As any development director knows, recurring donations are the lifeblood of a nonprofit. They're the ultimate goal. You may have heard the collective hallelujah that went with Facebook's announcement that they would begin testing recurring donations to Facebook fundraisers this month. Here's how that works:
When a user clicks "Donate" they now have the option to select an amount, then select:
- One time
If you test this on your personal page right now, you may or may not get the option to give on a recurring basis. The test appears to be only available to some users at present, but stay tuned.
Let's Talk About That Daily Option
Did you catch the part where a user can select to give to your organization on a daily basis? Don't overlook it - it's an intentional and potentially powerful tool. Here's why:
There's no end to the number of nonprofit marketing campaigns that contain the words "the price of a cup of coffee". Thanks to the advent of the $5 cup of coffee, Starbucks and similar coffee shops managed to get Americans to create, or ignore, an almost daily $5 line item in their budgets. Five dollars a day doesn't seem like much, especially to the demographic who makes that much in five minutes of work, but $1,300 a year seems like a lot to almost everyone.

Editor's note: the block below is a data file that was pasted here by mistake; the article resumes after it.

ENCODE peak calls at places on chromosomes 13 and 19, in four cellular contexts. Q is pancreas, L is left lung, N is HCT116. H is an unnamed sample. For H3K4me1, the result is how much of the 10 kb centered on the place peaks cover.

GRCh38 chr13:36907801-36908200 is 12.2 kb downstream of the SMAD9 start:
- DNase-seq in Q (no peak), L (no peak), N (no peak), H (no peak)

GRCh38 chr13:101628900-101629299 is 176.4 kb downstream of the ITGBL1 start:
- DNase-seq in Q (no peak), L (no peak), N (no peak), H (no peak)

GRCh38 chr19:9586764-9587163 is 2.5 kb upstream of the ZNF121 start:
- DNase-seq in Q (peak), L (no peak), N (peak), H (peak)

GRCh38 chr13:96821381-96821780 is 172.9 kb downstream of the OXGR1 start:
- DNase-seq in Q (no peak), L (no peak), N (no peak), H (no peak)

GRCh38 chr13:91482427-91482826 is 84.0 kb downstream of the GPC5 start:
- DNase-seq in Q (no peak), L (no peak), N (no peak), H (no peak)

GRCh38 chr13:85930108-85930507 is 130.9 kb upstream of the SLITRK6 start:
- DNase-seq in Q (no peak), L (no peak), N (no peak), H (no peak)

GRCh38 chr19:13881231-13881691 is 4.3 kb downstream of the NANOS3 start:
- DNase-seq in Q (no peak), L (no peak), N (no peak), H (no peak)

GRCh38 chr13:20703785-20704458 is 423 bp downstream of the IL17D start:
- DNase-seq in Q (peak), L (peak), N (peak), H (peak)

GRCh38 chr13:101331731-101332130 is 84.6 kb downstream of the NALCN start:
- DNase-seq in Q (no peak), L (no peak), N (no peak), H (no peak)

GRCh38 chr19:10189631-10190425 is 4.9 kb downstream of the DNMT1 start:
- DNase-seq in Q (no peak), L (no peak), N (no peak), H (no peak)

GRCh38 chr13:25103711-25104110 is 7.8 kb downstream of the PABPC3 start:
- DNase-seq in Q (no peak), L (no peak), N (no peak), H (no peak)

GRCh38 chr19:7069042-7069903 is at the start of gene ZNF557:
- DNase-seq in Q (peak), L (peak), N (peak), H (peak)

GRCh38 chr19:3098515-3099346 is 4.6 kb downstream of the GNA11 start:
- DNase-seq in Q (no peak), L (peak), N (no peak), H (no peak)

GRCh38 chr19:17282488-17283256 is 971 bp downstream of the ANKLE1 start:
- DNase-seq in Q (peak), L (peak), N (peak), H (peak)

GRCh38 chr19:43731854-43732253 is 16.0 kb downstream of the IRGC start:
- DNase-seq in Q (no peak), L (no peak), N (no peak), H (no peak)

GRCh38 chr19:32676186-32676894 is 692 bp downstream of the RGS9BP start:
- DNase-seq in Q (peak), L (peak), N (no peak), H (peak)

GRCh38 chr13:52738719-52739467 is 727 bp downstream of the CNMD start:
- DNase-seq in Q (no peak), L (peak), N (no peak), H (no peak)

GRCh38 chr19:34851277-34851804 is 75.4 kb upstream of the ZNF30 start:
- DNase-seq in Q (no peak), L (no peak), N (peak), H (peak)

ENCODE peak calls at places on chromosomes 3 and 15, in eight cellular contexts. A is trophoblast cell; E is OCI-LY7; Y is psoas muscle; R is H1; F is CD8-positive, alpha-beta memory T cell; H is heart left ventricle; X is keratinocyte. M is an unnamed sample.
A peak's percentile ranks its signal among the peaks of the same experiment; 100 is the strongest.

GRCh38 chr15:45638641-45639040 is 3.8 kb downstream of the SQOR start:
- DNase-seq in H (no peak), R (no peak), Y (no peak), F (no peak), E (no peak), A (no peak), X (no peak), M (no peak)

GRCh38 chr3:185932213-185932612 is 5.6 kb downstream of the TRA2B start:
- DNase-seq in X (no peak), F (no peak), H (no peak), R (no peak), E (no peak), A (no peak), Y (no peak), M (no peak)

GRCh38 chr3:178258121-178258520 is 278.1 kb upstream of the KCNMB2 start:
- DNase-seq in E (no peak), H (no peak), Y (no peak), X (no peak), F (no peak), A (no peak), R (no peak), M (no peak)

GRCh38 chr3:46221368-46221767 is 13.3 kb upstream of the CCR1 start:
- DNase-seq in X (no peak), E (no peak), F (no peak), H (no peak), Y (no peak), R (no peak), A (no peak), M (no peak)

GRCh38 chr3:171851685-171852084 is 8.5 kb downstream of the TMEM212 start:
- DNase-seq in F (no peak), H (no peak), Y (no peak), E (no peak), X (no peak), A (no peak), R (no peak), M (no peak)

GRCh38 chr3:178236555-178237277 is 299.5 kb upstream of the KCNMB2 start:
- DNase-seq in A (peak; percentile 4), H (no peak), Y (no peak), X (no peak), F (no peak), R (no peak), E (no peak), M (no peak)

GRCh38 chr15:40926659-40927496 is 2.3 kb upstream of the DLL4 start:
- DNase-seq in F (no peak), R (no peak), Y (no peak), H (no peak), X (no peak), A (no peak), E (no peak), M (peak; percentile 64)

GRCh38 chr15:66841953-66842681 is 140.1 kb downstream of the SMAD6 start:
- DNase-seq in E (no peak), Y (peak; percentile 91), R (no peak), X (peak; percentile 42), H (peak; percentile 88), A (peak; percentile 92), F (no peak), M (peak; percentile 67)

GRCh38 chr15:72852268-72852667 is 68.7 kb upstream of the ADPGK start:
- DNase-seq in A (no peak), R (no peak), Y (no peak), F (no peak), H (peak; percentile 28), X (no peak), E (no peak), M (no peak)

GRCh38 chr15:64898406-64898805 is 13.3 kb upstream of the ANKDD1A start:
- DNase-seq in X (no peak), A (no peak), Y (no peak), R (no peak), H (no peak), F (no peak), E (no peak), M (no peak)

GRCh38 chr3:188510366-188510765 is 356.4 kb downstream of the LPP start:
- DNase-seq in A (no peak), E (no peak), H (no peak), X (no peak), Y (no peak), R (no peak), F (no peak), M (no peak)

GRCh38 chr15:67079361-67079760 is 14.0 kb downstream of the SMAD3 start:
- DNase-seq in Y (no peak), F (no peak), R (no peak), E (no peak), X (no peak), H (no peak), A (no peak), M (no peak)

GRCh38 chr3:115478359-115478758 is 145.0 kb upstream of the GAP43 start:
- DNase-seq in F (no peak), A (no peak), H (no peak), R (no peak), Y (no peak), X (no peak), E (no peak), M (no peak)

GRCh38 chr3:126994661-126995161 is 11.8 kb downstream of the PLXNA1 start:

When $5 x 260 is Different than $1,300
Let's say a nonprofit makes the case that just $5 a day allows them to rescue, rehabilitate and re-home a dog. Many dog lovers would quickly give up a cup of coffee for something more meaningful. With the daily donation option, all they have to do make their own coffee to save a dog.
The impact is multiplied when one dog lover challenges all their other dog lover friends on Facebook to do it too.
But let's say the nonprofit asks dog lovers to donate $1,300 all at once, or even just $100 a month. It's still the same amount of money, but it sounds far more impactful to the donor's budget. It doesn't work as well.
The option to donate daily gives donors the opportunity to make a small and manageable daily sacrifice: A cup of coffee, a daily salad, a glass of wine, in order to have a larger impact.
Good for Facebook for making the connection, and good for nonprofits who leverage this new functionality to tell their social communities exactly how a small daily donation (sacrifice) makes a big impact to the cause they care about.
Read: How do people create a Facebook fundraiser?
Read: How do we get paid for Facebook fundraisers?